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I'm actually looking for 2 chemicals that will produce a really small exothermic reaction. The 3rd chemical would be there to separate the chemicals - like oil, water, and air.

Ideally, the 3rd chemical would be a nonreactive oxide of the other 2.

Also, they should all stay liquid on a hot summer's day.

As stated, they should produce a small exothermic reaction - I'm looking for mostly light that won't melt a glass bottle. Melting the bottle isn't ideal, but I can find a stronger material too.

Also, the chemicals should be as nontoxic as possible. They don't have to be though.

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  • $\begingroup$ I am not sure what you are trying to accomplish. A chemical flashlight? A bomb? This experiment is the closest one to your description: youtube.com/watch?v=Nyzlt-dVgWQ $\endgroup$ – vapid Jul 15 '16 at 9:25
  • $\begingroup$ I'm making a bottle of liquid that lights up. Explosion = failure. It would be used as a random shake-timer. Shake it and it lights up for a while, and then it would separate back out into it's original form. $\endgroup$ – Jake L. Jul 15 '16 at 9:31
  • $\begingroup$ You can buy these as light sticks. Why, because the chemicals are expensive, difficult to obtain and not pleasant to use. $\endgroup$ – porphyrin Jul 15 '16 at 9:44
  • $\begingroup$ Well I can give you a recipe for a solution that is colorless, turns blue when shaken, then it again becomes colorless after a while. The process can be repeated many times, and it doesn't require very sophisticated reagents. If you need light, then I guess you would have to look for some chemiluminescent reactions, but most of such reactions require some organic reagents that are not easy to get. $\endgroup$ – vapid Jul 15 '16 at 9:48
  • $\begingroup$ I would definitely use a light stick, however, usually they are one use, and last way too long. I'm sort of looking for a way to halt the reaction after an amount of time, and then reinitiating it by remixing the medium. $\endgroup$ – Jake L. Jul 15 '16 at 9:48
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As discussed in the comments... The two component chemiluminescence reaction: (Solution 1) To 50 ml of deionized water add 10-50 mg of luminol, 10-20 ml of 10% ammonia solution and 1-5 ml of 3% hydrogen peroxide. (Solution 2) To 100 ml of deionized water add few milligrams of copper salt (e.g., sulfate) or few drops of blood or fresh horseradish juice. These are approximate quantities (they should work), but you can experiment with the concentrations, after all experimenting is the most fun part of chemistry. Now take the solution 2 (whole) and add few milliliters of solution 1 to it and shake it. You should be able to observe a faint glow. A brighter emission requires organic solvents (DMSO, DMF) and corrosive chemicals (KOH). Adding a third liquid that will separate the two other (as the OP suggested) is not a simple thing to do. I would do this otherwise: add some neutral ingredient to solution 2 to increase its density (possibly sugar, but I'm not sure if that will not quench the chemiluminescence) and place the solution in a container (preferably a long tube). Then carefully pour the solution 1 on the surface of the solution 2 (so that the solutions won't mix). When you shake the container the solutions will mix and produce glow. Another idea: place one solution in a container and layer it with a hot paraffin from a candle and allow it to cool down. Then you can pour the second solution on the solid paraffin. To start the reaction, simply break the thin paraffin layer by shaking (you can place some glass marbles in the container).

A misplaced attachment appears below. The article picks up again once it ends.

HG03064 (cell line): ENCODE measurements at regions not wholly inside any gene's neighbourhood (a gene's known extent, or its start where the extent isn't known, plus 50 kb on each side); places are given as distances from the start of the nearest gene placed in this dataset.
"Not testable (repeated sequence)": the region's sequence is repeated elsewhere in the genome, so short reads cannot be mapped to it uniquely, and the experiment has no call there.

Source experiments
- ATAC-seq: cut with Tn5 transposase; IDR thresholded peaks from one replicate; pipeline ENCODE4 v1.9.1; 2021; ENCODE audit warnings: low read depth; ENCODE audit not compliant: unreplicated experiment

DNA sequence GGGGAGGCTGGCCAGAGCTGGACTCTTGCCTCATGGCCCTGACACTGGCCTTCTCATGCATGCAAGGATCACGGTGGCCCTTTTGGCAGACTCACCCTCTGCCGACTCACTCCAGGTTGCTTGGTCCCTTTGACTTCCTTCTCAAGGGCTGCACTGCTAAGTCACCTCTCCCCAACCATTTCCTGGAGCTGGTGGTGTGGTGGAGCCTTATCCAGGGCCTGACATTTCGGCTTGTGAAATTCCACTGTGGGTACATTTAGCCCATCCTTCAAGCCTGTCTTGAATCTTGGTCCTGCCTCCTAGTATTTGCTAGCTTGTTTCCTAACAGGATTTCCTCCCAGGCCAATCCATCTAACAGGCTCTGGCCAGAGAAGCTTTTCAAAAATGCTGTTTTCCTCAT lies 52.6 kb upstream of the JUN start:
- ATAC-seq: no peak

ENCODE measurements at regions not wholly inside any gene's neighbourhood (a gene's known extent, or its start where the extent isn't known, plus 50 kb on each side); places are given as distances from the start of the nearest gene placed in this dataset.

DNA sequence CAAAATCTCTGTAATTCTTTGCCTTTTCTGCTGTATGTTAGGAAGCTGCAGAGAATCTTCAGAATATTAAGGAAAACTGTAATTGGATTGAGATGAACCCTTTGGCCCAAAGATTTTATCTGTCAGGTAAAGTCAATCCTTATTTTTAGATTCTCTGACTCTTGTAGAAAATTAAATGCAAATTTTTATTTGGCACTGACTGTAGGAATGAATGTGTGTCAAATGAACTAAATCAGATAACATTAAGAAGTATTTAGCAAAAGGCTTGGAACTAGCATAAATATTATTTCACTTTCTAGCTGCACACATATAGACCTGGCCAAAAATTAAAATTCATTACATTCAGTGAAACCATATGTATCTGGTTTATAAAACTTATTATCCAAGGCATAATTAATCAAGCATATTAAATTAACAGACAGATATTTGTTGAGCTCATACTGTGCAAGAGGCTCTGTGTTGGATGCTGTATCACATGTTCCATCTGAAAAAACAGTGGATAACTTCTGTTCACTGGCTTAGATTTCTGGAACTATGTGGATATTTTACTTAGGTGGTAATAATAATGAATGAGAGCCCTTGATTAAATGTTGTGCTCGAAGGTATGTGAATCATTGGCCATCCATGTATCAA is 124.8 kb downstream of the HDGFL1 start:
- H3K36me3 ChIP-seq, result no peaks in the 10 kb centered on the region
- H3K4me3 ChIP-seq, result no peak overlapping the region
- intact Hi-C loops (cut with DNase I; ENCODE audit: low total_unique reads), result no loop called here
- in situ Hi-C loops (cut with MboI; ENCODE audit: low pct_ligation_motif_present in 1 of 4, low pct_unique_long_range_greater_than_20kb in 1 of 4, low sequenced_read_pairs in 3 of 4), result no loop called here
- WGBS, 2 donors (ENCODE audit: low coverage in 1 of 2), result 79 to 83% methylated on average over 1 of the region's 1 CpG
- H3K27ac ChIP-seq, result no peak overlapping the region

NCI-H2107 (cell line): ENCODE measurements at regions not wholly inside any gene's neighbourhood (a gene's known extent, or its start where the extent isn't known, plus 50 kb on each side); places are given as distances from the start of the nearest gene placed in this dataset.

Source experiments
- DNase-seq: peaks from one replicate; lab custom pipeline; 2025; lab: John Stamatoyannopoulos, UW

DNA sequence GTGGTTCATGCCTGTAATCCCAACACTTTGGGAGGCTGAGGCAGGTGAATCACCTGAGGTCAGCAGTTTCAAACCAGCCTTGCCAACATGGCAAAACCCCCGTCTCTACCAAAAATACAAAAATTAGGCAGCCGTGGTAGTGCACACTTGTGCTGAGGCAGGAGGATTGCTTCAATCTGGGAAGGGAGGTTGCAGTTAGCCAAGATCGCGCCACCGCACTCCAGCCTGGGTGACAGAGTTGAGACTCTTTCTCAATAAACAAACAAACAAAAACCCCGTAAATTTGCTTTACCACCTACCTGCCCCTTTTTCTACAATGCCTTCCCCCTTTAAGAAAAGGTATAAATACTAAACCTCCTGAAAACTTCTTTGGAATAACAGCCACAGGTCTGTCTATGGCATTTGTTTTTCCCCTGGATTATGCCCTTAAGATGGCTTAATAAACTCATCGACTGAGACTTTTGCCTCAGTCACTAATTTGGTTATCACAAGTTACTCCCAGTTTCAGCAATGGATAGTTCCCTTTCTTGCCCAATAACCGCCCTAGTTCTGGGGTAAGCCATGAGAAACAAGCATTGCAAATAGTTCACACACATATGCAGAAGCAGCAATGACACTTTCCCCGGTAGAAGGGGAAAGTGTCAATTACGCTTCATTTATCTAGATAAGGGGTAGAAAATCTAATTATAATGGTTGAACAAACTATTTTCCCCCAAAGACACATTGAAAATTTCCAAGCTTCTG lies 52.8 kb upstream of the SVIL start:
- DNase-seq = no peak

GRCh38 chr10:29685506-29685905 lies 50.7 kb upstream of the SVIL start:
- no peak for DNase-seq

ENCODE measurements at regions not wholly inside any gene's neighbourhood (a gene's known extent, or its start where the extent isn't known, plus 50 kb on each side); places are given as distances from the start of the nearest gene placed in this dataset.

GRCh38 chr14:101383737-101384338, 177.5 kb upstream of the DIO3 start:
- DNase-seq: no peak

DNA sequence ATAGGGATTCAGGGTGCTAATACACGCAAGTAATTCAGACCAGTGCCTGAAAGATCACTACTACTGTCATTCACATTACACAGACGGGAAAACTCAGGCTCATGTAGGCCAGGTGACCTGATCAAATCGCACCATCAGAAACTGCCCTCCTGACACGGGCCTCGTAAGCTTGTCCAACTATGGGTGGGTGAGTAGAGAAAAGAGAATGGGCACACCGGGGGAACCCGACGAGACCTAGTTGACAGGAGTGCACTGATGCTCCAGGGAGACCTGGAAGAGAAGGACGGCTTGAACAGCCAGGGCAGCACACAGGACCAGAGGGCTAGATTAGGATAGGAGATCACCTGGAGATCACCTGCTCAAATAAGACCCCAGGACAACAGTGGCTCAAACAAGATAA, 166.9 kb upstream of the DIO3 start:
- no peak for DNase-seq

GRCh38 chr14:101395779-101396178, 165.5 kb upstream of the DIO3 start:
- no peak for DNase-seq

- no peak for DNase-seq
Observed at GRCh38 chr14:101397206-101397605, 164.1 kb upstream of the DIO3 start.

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  • $\begingroup$ You totally got the vibe of my question :-) I am trying to make a working staff that will have a bottle at the top that glows like alchemy or magic would. Now I can play pokemon go and scare away crazy thieves with something nonsensical and my staff! Mwahahahaha! $\endgroup$ – Jake L. Jul 15 '16 at 12:40
  • $\begingroup$ Also, would something like a Klein bottle work to measure a little of the 1st solution? Or is that too imprecise? $\endgroup$ – Jake L. Jul 15 '16 at 12:46

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